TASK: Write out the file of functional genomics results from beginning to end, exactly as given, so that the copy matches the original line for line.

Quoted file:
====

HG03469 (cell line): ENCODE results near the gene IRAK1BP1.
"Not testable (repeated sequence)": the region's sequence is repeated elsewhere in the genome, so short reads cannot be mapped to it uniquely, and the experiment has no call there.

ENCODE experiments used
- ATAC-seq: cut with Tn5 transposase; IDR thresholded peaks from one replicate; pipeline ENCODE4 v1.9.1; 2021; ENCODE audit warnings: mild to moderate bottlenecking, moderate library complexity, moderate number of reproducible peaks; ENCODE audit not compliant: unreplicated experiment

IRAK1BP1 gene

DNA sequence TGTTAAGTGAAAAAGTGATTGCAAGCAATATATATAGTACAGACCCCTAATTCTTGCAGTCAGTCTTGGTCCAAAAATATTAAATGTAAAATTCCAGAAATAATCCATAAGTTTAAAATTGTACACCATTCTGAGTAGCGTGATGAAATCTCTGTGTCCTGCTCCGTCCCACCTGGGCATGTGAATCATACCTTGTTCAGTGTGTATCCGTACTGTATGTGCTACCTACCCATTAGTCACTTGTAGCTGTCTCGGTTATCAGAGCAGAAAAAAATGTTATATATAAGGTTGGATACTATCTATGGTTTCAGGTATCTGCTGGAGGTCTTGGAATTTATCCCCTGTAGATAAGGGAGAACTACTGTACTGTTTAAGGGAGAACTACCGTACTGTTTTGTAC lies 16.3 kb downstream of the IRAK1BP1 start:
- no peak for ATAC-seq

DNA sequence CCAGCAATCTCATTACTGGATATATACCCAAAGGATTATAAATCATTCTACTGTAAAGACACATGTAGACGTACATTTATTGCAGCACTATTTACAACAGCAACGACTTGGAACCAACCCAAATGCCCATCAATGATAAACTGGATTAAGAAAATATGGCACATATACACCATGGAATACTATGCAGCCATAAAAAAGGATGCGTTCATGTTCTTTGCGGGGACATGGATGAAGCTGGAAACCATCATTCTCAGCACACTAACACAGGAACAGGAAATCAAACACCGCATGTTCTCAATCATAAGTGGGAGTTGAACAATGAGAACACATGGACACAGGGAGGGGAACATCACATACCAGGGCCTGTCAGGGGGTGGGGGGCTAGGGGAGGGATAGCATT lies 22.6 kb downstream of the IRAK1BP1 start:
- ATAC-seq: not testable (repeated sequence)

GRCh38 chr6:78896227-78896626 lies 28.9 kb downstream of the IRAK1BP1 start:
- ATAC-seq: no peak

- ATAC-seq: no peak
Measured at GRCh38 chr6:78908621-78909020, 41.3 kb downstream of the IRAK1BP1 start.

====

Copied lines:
HG03469 (cell line): ENCODE results near the gene IRAK1BP1.
"Not testable (repeated sequence)": the region's sequence is repeated elsewhere in the genome, so short reads cannot be mapped to it uniquely, and the experiment has no call there.

ENCODE experiments used
- ATAC-seq: cut with Tn5 transposase; IDR thresholded peaks from one replicate; pipeline ENCODE4 v1.9.1; 2021; ENCODE audit warnings: mild to moderate bottlenecking, moderate library complexity, moderate number of reproducible peaks; ENCODE audit not compliant: unreplicated experiment

IRAK1BP1 gene

DNA sequence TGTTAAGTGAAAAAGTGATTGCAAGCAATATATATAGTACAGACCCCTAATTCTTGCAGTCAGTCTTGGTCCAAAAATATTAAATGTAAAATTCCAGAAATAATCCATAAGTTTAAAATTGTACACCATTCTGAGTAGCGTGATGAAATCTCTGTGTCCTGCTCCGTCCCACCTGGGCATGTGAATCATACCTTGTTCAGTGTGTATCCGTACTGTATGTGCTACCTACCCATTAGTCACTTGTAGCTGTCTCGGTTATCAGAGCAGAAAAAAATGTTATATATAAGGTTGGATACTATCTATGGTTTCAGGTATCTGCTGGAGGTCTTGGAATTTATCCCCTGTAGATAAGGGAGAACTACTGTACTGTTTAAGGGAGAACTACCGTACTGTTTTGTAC lies 16.3 kb downstream of the IRAK1BP1 start:
- no peak for ATAC-seq

DNA sequence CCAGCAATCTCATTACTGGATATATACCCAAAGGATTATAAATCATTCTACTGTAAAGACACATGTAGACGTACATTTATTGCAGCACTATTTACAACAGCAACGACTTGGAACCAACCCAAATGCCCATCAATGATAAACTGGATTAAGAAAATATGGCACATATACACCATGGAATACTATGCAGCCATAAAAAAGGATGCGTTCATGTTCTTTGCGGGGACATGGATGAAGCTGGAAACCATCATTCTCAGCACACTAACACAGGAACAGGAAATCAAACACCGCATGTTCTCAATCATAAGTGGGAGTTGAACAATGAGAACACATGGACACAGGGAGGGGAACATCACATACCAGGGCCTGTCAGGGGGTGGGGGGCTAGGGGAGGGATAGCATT lies 22.6 kb downstream of the IRAK1BP1 start:
- ATAC-seq: not testable (repeated sequence)

GRCh38 chr6:78896227-78896626 lies 28.9 kb downstream of the IRAK1BP1 start:
- ATAC-seq: no peak

- ATAC-seq: no peak
Measured at GRCh38 chr6:78908621-78909020, 41.3 kb downstream of the IRAK1BP1 start.